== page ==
Review of A LATE SNOW at the Vermont Pride Theater Festival

A Late Snow talkback

Left to Right: Shanon Sanborn (Director), Susan Louynd (Pat), Amy Elizabeth (Margo), Andra Kisler (Ellie), Ashley Hall (Quincey), Heather Pagel (Peggy), and a presenter from the Vermont Pride Theater Festival at the talk back.

Last night we drove nearly two hours to see a rare production of Jane Chambers' A Late Snow, directed by Shannon Sanborn. The play will be performed once more on August 2nd, 2019, at the Chandler Center for the Performing Arts as part of the Vermont Pride Theater Festival.

A Late Snow was first produced by Playwrights Horizons at Clark Center for the Performing Arts in 1974. It was the first of Jane Chambers plays to "break out," but the lesbian content also led to her losing her job writing for a TV soap opera. She would never work in television again. 

Another writer might have quit writing lesbian-themed plays, but Chambers recognized that she had found her mission in life: to present lesbians, not as the psychologically damaged, 'deserving of death' figures of previous lesbian-themed literature, but as joyous and driven, conniving and mystical, driven and farcical, fully alive. Human.

In the play, five women gather, most of them pulled by the magnet that is Ellie, a firmly-in-the-closet professor at a college who nevertheless collects lovers like an ant-trap collects ants, played by Andra Kisler. In the talk back, Ashley Hall, who plays Quincey, Ellie's most adoring acolyte, pointed out a line in the play in which Ellie herself a lesbian to a vampire: "she looked in the mirror and there was no reflection."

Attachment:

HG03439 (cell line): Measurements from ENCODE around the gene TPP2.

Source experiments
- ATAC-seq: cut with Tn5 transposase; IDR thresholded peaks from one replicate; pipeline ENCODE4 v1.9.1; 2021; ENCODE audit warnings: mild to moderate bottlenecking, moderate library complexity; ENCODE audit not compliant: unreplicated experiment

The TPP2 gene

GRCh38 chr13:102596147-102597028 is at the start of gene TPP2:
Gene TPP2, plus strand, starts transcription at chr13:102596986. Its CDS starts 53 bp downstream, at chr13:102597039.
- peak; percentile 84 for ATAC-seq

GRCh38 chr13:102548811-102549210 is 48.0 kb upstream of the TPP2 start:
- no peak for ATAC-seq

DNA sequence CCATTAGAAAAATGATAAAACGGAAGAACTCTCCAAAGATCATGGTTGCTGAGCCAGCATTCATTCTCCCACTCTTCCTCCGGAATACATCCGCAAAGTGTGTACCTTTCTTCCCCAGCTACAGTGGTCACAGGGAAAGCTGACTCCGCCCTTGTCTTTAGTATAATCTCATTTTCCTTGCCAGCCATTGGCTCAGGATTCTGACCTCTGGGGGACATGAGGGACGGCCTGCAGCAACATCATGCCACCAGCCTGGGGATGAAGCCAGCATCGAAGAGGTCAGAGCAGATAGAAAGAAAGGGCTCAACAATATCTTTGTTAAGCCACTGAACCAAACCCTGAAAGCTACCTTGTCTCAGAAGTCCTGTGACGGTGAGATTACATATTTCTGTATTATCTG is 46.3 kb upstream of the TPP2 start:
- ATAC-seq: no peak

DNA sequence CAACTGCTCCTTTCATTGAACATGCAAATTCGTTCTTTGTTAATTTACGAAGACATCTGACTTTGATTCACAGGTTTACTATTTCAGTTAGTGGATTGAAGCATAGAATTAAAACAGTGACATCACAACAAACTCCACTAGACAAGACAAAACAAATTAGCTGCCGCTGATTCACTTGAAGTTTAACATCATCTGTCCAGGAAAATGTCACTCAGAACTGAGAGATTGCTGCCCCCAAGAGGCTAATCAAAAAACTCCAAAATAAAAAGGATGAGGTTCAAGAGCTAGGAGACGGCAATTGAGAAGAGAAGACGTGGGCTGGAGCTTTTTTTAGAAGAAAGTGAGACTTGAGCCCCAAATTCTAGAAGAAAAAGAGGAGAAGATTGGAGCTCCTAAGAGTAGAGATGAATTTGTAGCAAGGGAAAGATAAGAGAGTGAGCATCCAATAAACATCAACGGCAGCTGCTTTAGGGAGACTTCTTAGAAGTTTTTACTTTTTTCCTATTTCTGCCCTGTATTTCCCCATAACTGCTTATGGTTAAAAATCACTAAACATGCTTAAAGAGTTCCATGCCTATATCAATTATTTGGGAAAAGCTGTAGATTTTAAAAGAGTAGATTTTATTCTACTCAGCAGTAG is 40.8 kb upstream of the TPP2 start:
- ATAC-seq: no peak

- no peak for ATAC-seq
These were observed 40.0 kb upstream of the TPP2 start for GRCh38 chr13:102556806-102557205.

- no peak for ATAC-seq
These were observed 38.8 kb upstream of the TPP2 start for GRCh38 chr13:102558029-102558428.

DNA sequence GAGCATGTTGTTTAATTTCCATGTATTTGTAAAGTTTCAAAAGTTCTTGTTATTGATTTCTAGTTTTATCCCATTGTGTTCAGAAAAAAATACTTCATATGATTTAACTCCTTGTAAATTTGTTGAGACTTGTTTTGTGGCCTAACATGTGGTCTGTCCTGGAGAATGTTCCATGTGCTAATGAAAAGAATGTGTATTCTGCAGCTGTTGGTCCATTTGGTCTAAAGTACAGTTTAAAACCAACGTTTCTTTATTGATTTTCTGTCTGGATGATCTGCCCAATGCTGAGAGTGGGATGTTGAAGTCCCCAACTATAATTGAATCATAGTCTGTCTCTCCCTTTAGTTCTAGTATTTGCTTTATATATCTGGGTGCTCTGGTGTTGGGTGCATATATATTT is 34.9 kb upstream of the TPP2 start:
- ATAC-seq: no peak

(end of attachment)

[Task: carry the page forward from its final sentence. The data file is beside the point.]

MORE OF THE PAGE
The theme of the play is about the difficulty of living openly as a lesbian, and each one of Ellie's lovers that end up at the cabin with her come looking to her for solace and answers, whether it's Perfect Peggy, who returns to her closet in the end, or young, idealist, Quincey, who Ellie pushes away because she doesn't share the young woman's courage.

On a first read, it's easy to mistake Ellie for one of the beauty queens of life, who collects hearts as her due and breaks them at her pleasure. But under Sharon Sanborn's direction, Andra Kisler's performance is about a woman who has seized too much life, loved too many women, and can't let go of any of them. Whether it's the old trauma inflicted on her by Pat (Susan Loynd), or her youthful pedestalizing of Perfect Peggy (Heather Pagel), Ellie's fists are full. She has to slowly open them and let her old loves slip away before she can enter a more open, and more equal, relationship with Margo, a writer with a mystical bent, who is ready to experience her own healing. Amy Elizabeth brings an ethereal quality to Margo, a woman whose been immobilized by grief for many years. She's now ready to leap into Ellie's arms, but has to wait patiently while Ellie comes to terms with the previous stages of her life and prepares herself for the next by cleaning her emotional house. 

I wish the play could have a longer run. The performances are excellent. The character of Pat, embodied with charismatic vividness by Susan Loynd, is written to steal the show. It would be easy, in another production, to let Pat upstage the rest, but in this production Pat's alcohol-fueled insight, her cutting humor, and her courage in coming to terms with her own tragic mistakes make you wish you could go out with her for drinks and let her skewer you with her insights. As long as she's not driving.